The Ethical Visions of Copyright Law, 77 Fordham L. Rev. 2005 (2009), asks how copyright law imagines us as moral agents. While legal scholars have tended to focus on consequentialist acounts of copyright as a system, the day-to-day practice and rhetoric of copyright have an interestingly deontic flavor. This fact is visible (in mirror-image) in the rhetoric of free software advocates; it explains some of the interesting ambiguities surrounding Creative Commons.
The "default ethical vision" is the version of copyright law whose assumptions about human behavior are most visible in the Copyright Act and judicial decisions. It's structured in a way that encourages and depends on marketplace exchange and reciprocity between authors and audiences. Authors should create works that audiences will enjoy; audienes should pay to support authors. Both sdes should treat the other with respect. The Copyright Act's emphasis on voluntary liensing and the sale of copies implicitly depend on this form of exchange; judges regularly make the assumption explicit.
To see the power and prevalence of this vision, note that it underlies not just the anti-piracy rhetoric of the RIAA and MPAA, but also the pro-audience rhetoric of the EFF. Both sides treat the voluntary sale of copies of creative works for a fair price as the ideal state of affairs. They differ primarily in assigning the blame for the breakdown of this realtionship to each other.
By way of contrast, the free software movement has developed a critique of copyright law and the creative process that is fundamentally incompatible with this vision of market-mediated respect. If, as Stallman and many others assert, it's unethical to give someone a piece of software while withholding the source code and the legal rights to modify it, the whole system of selling software unravels. In its place, free software substitutes a _different_ ethical vision of respectful author-audience exchange, one that values follow-on creativity and emphasizes a kind of Kantian imperative to honor the different needs and desires of software users by letting them make their own unrestricted uses.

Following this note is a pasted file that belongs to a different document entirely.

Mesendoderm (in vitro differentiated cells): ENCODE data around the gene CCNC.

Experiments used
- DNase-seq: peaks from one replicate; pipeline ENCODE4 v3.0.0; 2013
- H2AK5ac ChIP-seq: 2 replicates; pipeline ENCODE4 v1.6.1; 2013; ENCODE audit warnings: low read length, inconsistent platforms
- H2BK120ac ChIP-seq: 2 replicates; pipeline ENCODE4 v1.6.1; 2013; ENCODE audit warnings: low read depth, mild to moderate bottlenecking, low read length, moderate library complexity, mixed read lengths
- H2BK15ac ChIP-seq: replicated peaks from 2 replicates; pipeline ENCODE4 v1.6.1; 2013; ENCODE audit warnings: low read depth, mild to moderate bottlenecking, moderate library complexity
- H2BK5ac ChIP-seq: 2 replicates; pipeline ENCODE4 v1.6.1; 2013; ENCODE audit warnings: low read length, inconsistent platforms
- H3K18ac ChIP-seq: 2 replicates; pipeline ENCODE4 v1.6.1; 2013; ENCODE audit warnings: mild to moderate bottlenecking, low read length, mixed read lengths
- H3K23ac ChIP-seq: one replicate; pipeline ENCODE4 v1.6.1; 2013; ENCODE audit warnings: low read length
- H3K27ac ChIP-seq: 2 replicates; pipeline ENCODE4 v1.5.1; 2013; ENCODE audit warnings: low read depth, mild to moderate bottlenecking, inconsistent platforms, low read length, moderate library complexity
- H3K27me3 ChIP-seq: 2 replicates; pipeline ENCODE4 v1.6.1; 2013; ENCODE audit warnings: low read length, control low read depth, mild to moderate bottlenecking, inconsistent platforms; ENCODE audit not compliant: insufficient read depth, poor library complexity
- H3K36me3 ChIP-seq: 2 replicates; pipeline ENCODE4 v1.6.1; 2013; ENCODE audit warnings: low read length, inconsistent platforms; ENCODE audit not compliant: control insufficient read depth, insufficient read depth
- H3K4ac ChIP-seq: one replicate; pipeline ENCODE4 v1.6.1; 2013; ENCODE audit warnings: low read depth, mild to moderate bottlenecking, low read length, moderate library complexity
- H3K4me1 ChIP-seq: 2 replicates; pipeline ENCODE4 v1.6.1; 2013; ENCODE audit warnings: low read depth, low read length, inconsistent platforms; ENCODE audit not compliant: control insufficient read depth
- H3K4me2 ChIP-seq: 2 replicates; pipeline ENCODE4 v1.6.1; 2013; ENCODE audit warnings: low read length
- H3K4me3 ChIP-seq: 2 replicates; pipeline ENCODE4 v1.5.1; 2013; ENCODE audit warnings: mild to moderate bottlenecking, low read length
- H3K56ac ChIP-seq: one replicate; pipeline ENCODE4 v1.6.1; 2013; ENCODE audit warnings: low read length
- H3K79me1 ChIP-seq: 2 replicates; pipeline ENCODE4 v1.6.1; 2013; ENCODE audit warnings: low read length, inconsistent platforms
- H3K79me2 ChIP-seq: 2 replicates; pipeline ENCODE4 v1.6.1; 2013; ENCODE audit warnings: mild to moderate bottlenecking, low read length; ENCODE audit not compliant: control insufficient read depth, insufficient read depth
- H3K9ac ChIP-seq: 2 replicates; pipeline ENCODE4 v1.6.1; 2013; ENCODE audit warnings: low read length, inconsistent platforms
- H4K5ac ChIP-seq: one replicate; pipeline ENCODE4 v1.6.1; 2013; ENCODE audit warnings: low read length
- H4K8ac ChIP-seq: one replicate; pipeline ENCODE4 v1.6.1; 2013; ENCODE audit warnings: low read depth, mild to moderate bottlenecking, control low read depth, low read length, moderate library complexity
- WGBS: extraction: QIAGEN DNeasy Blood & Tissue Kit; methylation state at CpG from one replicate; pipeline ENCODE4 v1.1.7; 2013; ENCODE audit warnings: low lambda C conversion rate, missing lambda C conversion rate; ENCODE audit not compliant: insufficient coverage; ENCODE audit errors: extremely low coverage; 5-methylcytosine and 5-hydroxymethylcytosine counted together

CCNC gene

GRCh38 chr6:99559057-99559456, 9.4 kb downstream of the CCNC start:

This split explains some of the ambiguities around the Creative Commons project. On the one hand, Creative Commons aims to be broadly compatible with the default vision. It provides authors a way to relinquish some of their rights, but emphasizes that the choice is voluntary. (Its materials studiously portray authors as victims of overreaching copyright law, rather than actors responsible for the overreaches.) In this way, it seems to be seamless with the default vision; authors and audiences can slide between selling and Creative Commons licenses with ease.
On the other hand, the project (particularly in its Share Alike licenses) taps into some of the theory and experiences of the free software movement. In so doing, it draws upon the movement's embrace of sharing as an ethical at. That embrace, however, involves a deliberate rejection of the default ethical vision's assumptions that using copyright law to enforce the terms of restrictive sales and licenses is itself ethical. Thus, Creative Commons has been critiqued both as a radical assault on copyright--and as not radical enough.